Environ. Sci. Policy (IF 4.816) Pub Date : 2019-12-24
    Matilda Miljand

    This article provides an overview of how systematic review (SR) methods have been used to evaluate public policy. It argues that these methods can be applied to the evaluation of environmental public policy, but that certain challenges need to be addressed in order to fulfil the SR methods potential. The article reflects upon two methodological challenges confronting systematic reviewers: how data from the articles should be synthesised; and how to take societal contexts into account. Analysing how these challenges have been addressed in practice contributes to the theoretical discussion about the usefulness of different synthesis methods, and the role of context. Three lessons are drawn as to how systematic review methods can become useful when applied to the evaluation of environmental public policy, namely: (1) to anticipate the heterogeneity in the literature from the beginning – in terms of both research design and operationalisation of key concepts; (2) to consider the purpose of the review when deciding whether to take a single- or multi-context approach; and (3) to be methodologically innovative when applying the systematic review methods to complex policies.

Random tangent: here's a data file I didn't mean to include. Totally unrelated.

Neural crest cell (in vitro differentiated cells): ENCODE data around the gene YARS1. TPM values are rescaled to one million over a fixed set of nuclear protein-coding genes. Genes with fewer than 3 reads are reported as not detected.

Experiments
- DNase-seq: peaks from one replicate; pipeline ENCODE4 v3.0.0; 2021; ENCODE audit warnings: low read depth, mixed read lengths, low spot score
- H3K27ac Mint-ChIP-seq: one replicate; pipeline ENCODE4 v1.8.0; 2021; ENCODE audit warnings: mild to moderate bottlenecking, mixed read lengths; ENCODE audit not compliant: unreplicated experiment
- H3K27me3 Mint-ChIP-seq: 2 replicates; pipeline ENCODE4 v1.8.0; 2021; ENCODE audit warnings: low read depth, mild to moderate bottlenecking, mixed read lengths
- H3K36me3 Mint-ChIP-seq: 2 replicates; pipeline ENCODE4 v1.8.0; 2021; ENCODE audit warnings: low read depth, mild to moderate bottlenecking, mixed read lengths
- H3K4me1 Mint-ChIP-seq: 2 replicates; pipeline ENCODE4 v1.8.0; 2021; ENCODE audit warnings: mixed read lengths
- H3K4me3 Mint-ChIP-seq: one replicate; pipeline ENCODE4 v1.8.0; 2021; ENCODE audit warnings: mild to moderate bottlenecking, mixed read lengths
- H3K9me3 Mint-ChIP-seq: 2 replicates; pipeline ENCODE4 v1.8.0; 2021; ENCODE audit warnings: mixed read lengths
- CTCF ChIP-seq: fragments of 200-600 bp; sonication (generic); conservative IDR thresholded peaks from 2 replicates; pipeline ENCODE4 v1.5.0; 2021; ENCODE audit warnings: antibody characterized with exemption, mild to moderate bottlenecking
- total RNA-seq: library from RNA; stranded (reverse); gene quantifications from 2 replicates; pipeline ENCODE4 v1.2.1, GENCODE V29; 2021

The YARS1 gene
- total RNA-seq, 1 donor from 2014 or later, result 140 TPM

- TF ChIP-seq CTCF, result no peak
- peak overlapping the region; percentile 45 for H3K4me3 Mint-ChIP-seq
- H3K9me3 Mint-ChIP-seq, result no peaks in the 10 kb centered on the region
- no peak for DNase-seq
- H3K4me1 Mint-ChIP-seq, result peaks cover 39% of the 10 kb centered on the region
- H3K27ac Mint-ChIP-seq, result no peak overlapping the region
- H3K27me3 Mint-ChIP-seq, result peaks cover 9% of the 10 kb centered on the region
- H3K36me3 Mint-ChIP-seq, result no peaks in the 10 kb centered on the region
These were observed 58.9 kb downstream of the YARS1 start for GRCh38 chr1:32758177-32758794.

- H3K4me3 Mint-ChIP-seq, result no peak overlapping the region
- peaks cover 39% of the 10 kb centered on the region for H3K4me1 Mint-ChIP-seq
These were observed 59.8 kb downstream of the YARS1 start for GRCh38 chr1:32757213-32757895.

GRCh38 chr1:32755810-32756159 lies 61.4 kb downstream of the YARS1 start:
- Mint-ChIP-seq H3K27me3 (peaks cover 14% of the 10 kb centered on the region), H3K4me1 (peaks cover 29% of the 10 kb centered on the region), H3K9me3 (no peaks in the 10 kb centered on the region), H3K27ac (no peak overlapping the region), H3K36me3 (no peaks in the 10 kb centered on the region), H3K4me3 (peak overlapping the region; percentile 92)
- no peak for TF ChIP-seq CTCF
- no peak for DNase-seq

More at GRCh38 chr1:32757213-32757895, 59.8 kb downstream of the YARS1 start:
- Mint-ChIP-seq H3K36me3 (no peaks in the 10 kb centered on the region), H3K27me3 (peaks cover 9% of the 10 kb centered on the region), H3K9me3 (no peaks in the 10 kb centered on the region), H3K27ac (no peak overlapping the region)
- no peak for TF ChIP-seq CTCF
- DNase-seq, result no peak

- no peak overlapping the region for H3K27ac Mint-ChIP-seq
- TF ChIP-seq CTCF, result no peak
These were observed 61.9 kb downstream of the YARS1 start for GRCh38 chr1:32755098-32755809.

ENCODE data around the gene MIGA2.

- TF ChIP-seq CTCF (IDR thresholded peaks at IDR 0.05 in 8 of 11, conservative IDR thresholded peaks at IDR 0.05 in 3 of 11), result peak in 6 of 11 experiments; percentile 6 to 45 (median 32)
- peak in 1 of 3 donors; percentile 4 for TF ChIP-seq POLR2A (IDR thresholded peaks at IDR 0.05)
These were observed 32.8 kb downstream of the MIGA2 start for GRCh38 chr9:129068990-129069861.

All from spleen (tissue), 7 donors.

更新日期:2019-12-25
  • The application of ecological footprint and biocapacity for environmental carrying capacity assessment: A new approach for European cities
    Environ. Sci. Policy (IF 4.816) Pub Date : 2019-12-24
    Małgorzata Świąder; David Lin; Szymon Szewrański; Jan K. Kazak; Katsunori Iha; Joost van Hoof; Ingrid Belčáková; Selen Altiok